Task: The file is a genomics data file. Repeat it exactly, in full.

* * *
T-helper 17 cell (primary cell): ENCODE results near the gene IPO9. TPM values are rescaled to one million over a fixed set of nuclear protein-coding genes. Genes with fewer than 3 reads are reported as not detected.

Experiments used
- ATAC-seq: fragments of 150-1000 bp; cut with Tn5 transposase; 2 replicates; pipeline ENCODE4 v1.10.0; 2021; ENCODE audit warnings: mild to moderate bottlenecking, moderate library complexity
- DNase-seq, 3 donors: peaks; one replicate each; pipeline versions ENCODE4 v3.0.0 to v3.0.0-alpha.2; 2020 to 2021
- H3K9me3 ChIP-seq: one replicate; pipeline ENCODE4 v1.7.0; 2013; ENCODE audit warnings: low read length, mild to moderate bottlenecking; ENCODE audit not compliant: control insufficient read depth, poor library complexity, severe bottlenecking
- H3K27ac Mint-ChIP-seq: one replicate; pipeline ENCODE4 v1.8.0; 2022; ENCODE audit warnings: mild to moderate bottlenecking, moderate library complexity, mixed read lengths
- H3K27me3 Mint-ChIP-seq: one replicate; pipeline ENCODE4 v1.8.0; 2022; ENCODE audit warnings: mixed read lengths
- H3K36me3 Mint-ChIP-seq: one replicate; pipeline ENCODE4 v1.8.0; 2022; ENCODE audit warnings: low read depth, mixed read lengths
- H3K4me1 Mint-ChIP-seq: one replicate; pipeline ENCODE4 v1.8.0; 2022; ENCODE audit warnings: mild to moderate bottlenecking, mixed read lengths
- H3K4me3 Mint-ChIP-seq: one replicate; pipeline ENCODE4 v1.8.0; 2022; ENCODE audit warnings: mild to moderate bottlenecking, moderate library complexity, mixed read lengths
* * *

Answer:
T-helper 17 cell (primary cell): ENCODE results near the gene IPO9. TPM values are rescaled to one million over a fixed set of nuclear protein-coding genes. Genes with fewer than 3 reads are reported as not detected.

Experiments used
- ATAC-seq: fragments of 150-1000 bp; cut with Tn5 transposase; 2 replicates; pipeline ENCODE4 v1.10.0; 2021; ENCODE audit warnings: mild to moderate bottlenecking, moderate library complexity
- DNase-seq, 3 donors: peaks; one replicate each; pipeline versions ENCODE4 v3.0.0 to v3.0.0-alpha.2; 2020 to 2021
- H3K9me3 ChIP-seq: one replicate; pipeline ENCODE4 v1.7.0; 2013; ENCODE audit warnings: low read length, mild to moderate bottlenecking; ENCODE audit not compliant: control insufficient read depth, poor library complexity, severe bottlenecking
- H3K27ac Mint-ChIP-seq: one replicate; pipeline ENCODE4 v1.8.0; 2022; ENCODE audit warnings: mild to moderate bottlenecking, moderate library complexity, mixed read lengths
- H3K27me3 Mint-ChIP-seq: one replicate; pipeline ENCODE4 v1.8.0; 2022; ENCODE audit warnings: mixed read lengths
- H3K36me3 Mint-ChIP-seq: one replicate; pipeline ENCODE4 v1.8.0; 2022; ENCODE audit warnings: low read depth, mixed read lengths
- H3K4me1 Mint-ChIP-seq: one replicate; pipeline ENCODE4 v1.8.0; 2022; ENCODE audit warnings: mild to moderate bottlenecking, mixed read lengths
- H3K4me3 Mint-ChIP-seq: one replicate; pipeline ENCODE4 v1.8.0; 2022; ENCODE audit warnings: mild to moderate bottlenecking, moderate library complexity, mixed read lengths